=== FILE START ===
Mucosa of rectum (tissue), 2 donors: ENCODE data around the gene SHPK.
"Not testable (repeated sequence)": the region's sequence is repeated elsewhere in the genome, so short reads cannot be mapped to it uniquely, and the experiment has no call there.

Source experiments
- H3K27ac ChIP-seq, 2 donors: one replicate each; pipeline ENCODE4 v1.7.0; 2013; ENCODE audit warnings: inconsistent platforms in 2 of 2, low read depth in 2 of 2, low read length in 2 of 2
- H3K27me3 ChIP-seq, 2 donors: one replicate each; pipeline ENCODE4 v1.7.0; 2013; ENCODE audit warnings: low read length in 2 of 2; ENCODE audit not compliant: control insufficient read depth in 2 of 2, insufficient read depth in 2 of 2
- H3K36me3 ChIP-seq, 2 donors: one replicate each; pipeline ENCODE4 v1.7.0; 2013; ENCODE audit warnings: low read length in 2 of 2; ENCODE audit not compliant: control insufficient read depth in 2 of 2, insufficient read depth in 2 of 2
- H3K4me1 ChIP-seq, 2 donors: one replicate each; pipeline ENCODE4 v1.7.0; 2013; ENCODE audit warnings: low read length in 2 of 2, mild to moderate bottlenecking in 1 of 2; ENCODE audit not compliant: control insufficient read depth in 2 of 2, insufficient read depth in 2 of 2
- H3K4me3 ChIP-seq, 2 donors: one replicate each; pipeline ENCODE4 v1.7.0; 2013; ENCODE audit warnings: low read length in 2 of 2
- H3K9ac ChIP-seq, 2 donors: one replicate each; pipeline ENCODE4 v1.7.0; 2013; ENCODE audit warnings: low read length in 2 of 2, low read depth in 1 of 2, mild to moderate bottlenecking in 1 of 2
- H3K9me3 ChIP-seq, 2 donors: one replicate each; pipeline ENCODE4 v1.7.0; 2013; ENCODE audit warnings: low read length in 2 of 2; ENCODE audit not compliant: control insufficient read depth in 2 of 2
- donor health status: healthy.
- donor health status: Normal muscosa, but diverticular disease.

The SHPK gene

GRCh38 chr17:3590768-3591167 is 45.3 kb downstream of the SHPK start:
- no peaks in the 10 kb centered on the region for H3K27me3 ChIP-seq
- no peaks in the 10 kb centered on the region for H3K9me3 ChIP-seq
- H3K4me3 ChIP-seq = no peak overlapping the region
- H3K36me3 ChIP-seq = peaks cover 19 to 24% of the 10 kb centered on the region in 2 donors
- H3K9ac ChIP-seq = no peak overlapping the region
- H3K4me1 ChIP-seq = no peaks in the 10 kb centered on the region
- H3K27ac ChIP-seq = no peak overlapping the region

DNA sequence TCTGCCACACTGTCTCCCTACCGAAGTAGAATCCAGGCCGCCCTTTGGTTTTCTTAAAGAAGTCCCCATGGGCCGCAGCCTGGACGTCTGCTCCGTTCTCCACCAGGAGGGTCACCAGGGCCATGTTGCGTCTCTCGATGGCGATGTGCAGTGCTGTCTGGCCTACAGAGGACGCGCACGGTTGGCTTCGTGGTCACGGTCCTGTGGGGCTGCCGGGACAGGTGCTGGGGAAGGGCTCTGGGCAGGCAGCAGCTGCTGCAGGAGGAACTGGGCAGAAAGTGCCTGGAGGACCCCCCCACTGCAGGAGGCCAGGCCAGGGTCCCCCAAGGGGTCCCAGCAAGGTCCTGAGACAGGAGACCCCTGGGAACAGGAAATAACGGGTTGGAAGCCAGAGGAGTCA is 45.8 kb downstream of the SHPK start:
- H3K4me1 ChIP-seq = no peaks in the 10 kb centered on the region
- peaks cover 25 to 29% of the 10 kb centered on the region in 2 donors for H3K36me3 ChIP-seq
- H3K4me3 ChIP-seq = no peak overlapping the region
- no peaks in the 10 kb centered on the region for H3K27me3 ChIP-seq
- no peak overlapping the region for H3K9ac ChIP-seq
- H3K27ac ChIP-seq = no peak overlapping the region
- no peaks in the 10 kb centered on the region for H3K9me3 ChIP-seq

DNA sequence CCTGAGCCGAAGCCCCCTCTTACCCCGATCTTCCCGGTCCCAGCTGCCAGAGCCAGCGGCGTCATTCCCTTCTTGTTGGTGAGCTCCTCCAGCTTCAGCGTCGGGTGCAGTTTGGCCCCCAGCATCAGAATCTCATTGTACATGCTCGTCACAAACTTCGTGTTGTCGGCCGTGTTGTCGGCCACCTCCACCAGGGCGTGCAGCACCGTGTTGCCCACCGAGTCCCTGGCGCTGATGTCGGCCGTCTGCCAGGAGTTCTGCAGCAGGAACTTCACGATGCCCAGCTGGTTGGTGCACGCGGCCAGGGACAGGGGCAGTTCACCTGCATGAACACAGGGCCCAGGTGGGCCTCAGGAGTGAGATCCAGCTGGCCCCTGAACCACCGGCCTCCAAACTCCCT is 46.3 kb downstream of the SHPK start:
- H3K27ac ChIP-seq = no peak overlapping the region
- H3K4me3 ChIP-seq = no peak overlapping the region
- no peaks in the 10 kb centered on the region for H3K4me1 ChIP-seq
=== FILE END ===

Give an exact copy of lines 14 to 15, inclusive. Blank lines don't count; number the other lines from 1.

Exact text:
GRCh38 chr17:3590768-3591167 is 45.3 kb downstream of the SHPK start:
- no peaks in the 10 kb centered on the region for H3K27me3 ChIP-seq